A few years later General Ethan Allen Hitchcock called the Jefferson-Jackson expansion policies “a blight upon the Indian.” Hitchcock, the Hamlet of American expansionism, railed in his diaries against President Andrew Jackson, who was acting to put Jefferson’s Indian policies into bloody practice. When another president sent him to Mexico for another very-regretted war, Hitchcock made common cause with West Point dropout and rogue diplomat Nicholas Trist, who negotiated peace with Mexico, even as hawks back home were chanting for his recall.

Those who actually took public action against “Indian policy”   were, almost without exception, also connected somehow to the abolitionist movement, which had begun to move from relentless newspapering and prayer to a harder core. These included Hitchcock, who found in the Civil War the fight he could finally get behind, andSilas Soule, who offered some of the rare light refusing to participate in the  massacre of Indians at Sand Hill after having volunteered for Lincoln’s war against slavery, along with two of his brothers.

Also lining up to end slavery were Ambrose Bierce’s uncle Lucius Bierce, who sent guns to John Brown before raising two regiments for the war; the iconic Charles Shaw and George Garrison, sun of the iconic William Garrison, among the white officers leading battalions of black soldiers, and the Carpetbagger officers who went South to try to enforce Lincoln’s promise. These soldiers were engaged in something intrinsically radical even when working for the President, throwing “surprises” at the powerful economic and social forces that had fed the slave economy.

Without them, we would likely not have the minority who took the next step and went on to become prominent antiwar voices when the Spanish-American and Philippine wars came along —  Frederick Douglass’ son Lewis; the younger Bierce, who William Randolph Hearst feared sending to the Philippines because of his veteran’s skepticism;   and the flotilla of grizzled vets who joined with Andrew Carnegie’s Anti-Imperialist League, like Donelson Caffery (whose brigade had fought Bierce’s at Shiloh), John Adams descendant Gettysburg veteran Charles Francis Adams. Not to mention Mark Twain, who lived to vacation with Woodrow Wilson years after the League was gone and few remembered his“The War Prayer.”  But Twain’s antiwar poems and the writing of the younger Bierce, especially his story “An Occurrence at Owl Creek Bridge,” would be remembered by those looking centuries later for a soldier’s story that rang true.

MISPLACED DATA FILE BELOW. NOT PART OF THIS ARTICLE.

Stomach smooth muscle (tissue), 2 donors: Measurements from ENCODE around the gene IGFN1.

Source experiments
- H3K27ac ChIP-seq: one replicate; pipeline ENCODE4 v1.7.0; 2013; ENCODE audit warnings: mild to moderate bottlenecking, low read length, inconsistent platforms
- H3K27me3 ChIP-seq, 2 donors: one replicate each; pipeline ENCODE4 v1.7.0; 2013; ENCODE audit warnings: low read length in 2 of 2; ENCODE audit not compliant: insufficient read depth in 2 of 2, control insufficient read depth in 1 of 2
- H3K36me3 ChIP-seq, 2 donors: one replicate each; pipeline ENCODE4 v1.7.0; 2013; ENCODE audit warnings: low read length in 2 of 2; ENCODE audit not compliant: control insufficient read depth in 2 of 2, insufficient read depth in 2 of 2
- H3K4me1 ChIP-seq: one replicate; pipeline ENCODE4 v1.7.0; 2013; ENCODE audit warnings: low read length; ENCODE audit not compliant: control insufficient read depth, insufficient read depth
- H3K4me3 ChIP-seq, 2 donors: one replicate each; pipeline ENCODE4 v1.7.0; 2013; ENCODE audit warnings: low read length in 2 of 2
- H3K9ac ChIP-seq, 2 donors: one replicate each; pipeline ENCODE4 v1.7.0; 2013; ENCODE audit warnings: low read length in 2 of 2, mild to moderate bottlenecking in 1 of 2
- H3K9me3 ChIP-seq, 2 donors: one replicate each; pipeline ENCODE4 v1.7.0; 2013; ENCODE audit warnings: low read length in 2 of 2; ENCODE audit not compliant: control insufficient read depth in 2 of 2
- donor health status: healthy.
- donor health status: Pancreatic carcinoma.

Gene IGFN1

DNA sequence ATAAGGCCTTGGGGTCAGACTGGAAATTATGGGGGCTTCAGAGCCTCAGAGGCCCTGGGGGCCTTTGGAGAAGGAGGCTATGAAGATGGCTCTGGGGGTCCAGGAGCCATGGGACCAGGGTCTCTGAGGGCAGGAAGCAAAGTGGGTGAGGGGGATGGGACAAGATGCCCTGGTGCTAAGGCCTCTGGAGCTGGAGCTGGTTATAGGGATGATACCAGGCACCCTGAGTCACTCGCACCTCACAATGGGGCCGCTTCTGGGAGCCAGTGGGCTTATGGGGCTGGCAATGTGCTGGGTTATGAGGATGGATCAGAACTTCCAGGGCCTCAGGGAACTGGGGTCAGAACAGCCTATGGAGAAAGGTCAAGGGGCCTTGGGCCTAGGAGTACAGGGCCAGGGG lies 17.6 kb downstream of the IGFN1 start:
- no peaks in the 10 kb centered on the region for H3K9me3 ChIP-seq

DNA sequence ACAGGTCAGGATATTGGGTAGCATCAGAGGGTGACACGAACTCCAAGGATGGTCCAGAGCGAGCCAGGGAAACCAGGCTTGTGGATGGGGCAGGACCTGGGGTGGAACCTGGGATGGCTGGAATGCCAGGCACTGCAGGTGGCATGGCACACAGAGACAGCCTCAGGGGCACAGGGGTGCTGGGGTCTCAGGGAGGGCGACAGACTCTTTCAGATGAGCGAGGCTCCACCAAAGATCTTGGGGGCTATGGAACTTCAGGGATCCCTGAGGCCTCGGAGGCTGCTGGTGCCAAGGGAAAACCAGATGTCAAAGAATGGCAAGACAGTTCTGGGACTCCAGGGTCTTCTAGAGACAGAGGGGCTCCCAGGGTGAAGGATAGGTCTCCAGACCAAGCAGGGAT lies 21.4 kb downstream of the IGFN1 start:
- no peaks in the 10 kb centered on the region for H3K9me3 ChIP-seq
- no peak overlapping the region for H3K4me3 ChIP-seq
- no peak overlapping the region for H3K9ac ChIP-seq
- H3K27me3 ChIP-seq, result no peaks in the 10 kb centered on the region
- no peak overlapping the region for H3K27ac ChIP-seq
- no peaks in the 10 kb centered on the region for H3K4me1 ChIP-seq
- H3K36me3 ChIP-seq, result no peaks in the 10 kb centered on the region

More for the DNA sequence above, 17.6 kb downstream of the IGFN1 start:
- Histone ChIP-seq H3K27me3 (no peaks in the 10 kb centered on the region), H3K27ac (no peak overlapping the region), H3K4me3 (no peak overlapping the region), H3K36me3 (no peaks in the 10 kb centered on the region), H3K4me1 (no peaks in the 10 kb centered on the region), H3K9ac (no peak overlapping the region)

From “nostalgia” to“shell shock and beyond. Bierce, darling of the yellow press and bete noire of plutocrats, would eventually become what  journalist and veterans’ advocate Lily Casura has called “the quintessential, though unrealized, poster boy for PTSD,” wandering to suicide in Mexico via a tour of old battlefields. A close read of his early postwar writing. as in “What I Saw at Shiloh” which ends: I will willingly surrender an other life than the one that I should have thrown away at Shiloh;  when that same battle took place, hundreds of soldiers of both sides broke down, carried onto hospital ships with a case of what doctors called “nostalgia.” That was around the time that commanders and military doctors started tracking soldiers’ breakdowns as less “weakness” and more something related to war, even positing that the trials of battle damaged the heart muscle — both accurate and prescient, considering the complex hormonal and developmental re-wiring that we now know takes place when stress responses harden.